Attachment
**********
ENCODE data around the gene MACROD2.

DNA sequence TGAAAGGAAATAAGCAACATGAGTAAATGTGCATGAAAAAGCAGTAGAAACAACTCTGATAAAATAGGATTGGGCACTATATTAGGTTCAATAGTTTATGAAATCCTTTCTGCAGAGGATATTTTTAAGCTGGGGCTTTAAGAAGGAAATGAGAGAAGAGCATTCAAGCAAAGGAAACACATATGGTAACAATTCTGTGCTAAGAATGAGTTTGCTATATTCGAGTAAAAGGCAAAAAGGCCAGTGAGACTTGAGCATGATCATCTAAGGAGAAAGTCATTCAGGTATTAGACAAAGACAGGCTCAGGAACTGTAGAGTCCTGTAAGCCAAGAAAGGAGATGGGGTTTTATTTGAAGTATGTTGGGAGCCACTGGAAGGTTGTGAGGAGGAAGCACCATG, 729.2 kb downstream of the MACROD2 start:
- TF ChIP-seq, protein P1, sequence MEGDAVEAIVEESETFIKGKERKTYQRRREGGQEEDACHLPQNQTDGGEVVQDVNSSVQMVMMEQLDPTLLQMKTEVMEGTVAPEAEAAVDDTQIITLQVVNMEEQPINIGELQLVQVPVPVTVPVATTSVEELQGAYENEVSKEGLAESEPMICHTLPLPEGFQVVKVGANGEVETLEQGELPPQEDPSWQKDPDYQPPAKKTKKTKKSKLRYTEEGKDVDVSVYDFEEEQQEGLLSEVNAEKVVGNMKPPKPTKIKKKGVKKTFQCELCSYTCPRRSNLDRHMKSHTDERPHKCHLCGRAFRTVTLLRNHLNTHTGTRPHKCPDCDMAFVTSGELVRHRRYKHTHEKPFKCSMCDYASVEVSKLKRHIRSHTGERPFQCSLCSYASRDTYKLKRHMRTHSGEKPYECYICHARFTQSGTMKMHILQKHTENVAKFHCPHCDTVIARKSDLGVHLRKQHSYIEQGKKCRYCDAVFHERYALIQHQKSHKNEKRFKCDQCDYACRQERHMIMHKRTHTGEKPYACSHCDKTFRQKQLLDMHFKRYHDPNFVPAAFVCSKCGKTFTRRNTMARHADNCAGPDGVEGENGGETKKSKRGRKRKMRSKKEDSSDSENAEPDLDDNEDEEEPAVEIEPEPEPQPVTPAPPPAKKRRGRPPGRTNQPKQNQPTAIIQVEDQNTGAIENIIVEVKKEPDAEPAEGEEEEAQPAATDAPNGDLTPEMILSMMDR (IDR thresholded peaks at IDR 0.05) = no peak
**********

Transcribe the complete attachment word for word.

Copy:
ENCODE data around the gene MACROD2.

DNA sequence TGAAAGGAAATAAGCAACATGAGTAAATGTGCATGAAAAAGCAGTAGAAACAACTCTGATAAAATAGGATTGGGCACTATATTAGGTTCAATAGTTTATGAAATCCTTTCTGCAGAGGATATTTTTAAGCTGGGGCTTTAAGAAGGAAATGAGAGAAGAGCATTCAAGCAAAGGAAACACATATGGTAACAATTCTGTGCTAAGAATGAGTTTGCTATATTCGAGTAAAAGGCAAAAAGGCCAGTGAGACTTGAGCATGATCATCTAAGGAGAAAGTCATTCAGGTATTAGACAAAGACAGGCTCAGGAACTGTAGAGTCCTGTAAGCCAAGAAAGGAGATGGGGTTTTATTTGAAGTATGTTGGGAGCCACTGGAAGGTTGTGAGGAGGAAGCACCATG, 729.2 kb downstream of the MACROD2 start:
- TF ChIP-seq, protein P1, sequence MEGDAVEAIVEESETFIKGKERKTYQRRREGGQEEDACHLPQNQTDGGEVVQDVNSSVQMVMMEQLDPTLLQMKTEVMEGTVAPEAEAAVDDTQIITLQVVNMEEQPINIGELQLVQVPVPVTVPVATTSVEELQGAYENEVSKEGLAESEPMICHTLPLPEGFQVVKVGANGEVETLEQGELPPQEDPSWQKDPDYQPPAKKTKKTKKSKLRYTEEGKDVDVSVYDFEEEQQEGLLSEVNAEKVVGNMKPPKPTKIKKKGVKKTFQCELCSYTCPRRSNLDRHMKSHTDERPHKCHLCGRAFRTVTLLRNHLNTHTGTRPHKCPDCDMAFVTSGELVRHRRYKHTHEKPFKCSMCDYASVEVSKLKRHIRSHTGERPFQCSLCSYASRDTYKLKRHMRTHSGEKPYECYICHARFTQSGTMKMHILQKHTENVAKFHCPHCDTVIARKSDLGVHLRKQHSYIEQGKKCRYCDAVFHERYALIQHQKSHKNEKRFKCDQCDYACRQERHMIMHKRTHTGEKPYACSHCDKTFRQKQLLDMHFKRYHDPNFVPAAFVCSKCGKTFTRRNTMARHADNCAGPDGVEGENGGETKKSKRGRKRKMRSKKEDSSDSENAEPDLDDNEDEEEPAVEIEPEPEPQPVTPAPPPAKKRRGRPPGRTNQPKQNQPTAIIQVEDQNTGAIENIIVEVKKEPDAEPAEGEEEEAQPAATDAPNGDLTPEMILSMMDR (IDR thresholded peaks at IDR 0.05) = no peak